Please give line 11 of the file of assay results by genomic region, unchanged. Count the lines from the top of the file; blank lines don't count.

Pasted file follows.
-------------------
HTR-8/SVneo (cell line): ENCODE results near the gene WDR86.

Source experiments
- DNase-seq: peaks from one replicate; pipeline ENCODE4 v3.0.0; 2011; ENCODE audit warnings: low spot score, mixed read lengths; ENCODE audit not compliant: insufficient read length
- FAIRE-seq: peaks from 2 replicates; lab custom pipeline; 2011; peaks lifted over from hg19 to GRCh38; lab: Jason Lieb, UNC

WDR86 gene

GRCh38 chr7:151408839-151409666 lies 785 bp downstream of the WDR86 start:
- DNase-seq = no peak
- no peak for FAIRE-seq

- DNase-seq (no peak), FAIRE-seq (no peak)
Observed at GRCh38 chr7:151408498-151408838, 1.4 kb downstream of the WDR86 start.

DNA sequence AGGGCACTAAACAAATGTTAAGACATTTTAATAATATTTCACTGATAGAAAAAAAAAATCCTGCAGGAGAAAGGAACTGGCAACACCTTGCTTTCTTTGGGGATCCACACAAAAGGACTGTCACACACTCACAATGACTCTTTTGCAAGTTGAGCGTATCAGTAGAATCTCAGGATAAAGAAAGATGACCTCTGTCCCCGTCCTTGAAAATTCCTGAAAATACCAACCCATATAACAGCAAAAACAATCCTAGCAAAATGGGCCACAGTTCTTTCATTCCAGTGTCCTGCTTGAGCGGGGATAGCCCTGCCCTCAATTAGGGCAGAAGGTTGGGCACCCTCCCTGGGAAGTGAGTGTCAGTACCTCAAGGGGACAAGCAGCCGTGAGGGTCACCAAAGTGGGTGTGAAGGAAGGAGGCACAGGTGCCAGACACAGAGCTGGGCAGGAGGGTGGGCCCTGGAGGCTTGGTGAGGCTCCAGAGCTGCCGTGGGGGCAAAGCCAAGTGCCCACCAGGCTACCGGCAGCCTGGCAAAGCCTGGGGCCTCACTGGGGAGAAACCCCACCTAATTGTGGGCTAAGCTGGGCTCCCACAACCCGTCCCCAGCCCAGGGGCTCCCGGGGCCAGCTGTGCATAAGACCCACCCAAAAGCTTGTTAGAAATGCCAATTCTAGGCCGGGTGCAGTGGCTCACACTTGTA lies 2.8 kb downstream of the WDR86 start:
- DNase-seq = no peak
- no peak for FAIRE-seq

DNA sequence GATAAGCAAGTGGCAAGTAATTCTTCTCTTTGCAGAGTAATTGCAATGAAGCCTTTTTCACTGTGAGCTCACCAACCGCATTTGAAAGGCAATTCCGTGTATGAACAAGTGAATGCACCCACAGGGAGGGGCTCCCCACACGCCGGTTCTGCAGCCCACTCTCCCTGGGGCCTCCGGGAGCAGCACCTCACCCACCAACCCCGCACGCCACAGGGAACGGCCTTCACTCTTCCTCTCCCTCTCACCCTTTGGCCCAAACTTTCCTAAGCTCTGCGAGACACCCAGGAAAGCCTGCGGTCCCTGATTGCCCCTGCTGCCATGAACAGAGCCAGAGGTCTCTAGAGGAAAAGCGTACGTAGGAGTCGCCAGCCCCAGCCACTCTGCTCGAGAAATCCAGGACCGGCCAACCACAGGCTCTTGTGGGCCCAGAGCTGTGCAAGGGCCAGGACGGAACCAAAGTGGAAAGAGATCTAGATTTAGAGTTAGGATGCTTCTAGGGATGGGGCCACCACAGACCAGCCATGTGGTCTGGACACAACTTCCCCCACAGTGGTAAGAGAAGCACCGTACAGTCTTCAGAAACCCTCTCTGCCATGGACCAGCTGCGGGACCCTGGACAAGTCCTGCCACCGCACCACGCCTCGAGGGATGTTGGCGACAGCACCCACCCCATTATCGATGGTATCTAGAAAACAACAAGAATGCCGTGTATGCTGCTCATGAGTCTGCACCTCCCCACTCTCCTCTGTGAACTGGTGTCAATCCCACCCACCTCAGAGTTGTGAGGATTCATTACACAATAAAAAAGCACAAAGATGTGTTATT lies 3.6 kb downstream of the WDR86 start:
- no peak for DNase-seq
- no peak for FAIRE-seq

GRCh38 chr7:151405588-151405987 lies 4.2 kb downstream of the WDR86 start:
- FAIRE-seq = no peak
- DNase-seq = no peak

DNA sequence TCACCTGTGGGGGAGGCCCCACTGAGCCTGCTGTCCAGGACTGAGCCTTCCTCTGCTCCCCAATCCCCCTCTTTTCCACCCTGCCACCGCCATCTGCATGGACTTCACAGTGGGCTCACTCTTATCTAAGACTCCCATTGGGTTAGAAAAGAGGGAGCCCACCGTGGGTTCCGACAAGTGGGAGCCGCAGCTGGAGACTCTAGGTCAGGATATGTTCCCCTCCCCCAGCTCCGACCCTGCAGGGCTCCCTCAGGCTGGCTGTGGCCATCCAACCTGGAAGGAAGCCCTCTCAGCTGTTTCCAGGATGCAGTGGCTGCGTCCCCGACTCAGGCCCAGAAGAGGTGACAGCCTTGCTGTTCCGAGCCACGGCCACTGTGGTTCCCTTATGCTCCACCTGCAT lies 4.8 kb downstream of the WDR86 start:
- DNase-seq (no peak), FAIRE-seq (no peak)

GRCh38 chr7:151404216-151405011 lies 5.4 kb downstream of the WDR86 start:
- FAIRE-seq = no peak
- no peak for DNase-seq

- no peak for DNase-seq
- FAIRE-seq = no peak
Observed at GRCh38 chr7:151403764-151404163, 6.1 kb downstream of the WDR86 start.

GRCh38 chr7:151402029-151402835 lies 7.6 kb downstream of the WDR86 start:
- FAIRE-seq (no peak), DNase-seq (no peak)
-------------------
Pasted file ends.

DNA sequence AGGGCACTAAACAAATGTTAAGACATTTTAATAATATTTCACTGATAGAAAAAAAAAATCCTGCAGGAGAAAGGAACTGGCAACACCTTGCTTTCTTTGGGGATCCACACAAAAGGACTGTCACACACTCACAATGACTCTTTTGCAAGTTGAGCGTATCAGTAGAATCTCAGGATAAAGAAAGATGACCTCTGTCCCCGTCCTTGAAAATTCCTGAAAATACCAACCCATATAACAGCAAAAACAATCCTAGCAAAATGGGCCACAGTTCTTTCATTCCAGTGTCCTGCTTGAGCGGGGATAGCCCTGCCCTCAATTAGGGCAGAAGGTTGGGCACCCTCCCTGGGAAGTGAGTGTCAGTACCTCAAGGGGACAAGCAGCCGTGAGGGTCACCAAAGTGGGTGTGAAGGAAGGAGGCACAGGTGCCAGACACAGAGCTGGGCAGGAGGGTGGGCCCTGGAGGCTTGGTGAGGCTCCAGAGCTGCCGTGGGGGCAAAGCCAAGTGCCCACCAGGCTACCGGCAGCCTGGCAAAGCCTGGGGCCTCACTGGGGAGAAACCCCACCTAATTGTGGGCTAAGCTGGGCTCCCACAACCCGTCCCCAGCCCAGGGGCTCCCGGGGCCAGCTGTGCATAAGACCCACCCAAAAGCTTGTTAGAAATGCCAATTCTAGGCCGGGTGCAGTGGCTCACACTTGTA lies 2.8 kb downstream of the WDR86 start: